Andy Capp – Take Two (Rescripting)

The other day we noted that Roger Mahoney drawn Andy Capp comic strips had returned and wondered if they were reruns.

It turns out the art and the word balloons are from the past, but the script in those balloons are new.

Sean Kleefeld noticed the strangeness:

What immediately stood out to me is the thing that almost never stands out in a comic: the word balloons. Not so much the dialogue itself, but the actual balloons themselves. Those balloon shapes do not even remotely match the dialogue that they’re encircling. The text (particularly in that middle panel) is weirdly off-center, the breathing room between the text and edge of the balloons is wildly inconsistent even within a single balloon, and the leading changes from balloon to balloon.

Sean continues:

I actually spoke with Sean Garnett, one of the strips co-writers, and it turns out there’s an excellent reason for the balloon issues. Namely, artist Lawrence Goldsmith is out sick! I didn’t pry into the details, but he took ill rather suddenly and had to be rushed to the hospital for an operation. So what they’ve done is taken the artwork from an older strip and wrote new dialogue for it. The new script, then, has been dropped in place by someone in the Mirror‘s syndication department.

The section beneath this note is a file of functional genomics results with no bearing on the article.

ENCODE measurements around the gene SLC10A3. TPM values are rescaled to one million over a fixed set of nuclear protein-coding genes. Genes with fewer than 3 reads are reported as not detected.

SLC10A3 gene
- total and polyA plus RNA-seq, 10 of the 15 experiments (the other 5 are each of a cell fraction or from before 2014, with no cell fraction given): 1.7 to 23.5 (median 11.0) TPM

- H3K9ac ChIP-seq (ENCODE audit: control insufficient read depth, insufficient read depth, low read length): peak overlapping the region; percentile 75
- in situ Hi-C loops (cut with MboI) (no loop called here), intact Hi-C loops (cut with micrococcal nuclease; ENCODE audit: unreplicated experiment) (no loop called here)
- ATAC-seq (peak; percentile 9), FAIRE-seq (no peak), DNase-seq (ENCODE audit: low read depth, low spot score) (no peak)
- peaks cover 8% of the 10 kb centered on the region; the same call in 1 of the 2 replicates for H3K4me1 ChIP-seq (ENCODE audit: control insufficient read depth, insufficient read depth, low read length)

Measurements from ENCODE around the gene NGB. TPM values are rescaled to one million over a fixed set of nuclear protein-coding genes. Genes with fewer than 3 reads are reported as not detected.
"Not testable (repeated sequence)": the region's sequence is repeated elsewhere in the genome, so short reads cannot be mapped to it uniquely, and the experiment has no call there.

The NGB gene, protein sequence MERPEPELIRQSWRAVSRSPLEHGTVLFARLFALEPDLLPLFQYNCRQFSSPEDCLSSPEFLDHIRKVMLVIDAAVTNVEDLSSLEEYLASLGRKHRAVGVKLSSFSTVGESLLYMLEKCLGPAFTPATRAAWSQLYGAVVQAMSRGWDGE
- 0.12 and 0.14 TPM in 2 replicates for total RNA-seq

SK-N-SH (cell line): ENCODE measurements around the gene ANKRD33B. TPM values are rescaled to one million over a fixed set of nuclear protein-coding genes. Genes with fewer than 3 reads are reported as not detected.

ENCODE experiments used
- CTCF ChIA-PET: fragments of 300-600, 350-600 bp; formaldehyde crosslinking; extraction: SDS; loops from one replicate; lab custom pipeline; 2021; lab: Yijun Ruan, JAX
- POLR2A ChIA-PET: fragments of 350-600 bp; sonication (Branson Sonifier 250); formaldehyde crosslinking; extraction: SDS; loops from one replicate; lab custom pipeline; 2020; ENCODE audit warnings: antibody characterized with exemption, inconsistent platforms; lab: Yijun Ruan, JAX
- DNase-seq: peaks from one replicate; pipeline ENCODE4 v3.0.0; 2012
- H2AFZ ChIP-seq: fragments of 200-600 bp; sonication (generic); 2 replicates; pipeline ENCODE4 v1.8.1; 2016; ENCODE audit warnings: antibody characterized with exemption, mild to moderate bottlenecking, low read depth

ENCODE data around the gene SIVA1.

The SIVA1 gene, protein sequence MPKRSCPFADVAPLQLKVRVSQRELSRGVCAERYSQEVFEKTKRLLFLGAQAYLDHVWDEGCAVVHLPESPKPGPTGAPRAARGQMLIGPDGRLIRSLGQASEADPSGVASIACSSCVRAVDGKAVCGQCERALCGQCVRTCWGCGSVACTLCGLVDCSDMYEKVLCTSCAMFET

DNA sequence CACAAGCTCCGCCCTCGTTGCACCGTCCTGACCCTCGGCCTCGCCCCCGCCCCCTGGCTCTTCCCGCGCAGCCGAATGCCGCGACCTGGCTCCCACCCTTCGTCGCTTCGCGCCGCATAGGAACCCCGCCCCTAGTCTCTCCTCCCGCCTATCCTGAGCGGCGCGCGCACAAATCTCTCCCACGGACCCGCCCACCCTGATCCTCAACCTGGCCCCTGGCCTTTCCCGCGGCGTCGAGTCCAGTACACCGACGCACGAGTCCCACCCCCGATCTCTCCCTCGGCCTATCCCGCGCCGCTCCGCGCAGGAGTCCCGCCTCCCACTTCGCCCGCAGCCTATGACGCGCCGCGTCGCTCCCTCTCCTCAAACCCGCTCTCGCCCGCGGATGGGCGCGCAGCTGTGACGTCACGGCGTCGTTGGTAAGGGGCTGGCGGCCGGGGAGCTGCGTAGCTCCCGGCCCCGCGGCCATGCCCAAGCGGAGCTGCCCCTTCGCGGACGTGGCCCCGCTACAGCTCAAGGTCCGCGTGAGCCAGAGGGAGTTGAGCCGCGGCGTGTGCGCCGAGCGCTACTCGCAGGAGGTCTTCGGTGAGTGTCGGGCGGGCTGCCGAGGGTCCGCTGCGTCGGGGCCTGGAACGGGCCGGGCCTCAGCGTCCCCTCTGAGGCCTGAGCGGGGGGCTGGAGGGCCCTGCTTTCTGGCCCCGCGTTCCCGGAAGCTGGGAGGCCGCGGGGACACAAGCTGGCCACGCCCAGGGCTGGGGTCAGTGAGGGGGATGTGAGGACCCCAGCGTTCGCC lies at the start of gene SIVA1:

Roger Mahoney was the artist and the letterer, his word balloons had a roundness with indentations.

Once Lawrence Goldsmith took over the graphics the speech balloons became rectangular with rounded corners, but missing those indentations (thought balloons are a different case):

While insensitive words and phrases and other minor changes occur in some rerun comic strips, Sean doesn’t remember a situation like this with wholesale rescripting happening.
Sean’s interesting look at the production ends with a status report on Lawrence:

At this point, Garnett didn’t know when exactly Goldsmith will be back on, only saying “as soon as he’s back to full strength.” I don’t have any more details myself, but I’m guessing a couple weeks at least; if it were any less time, you could probably pin down something more firm.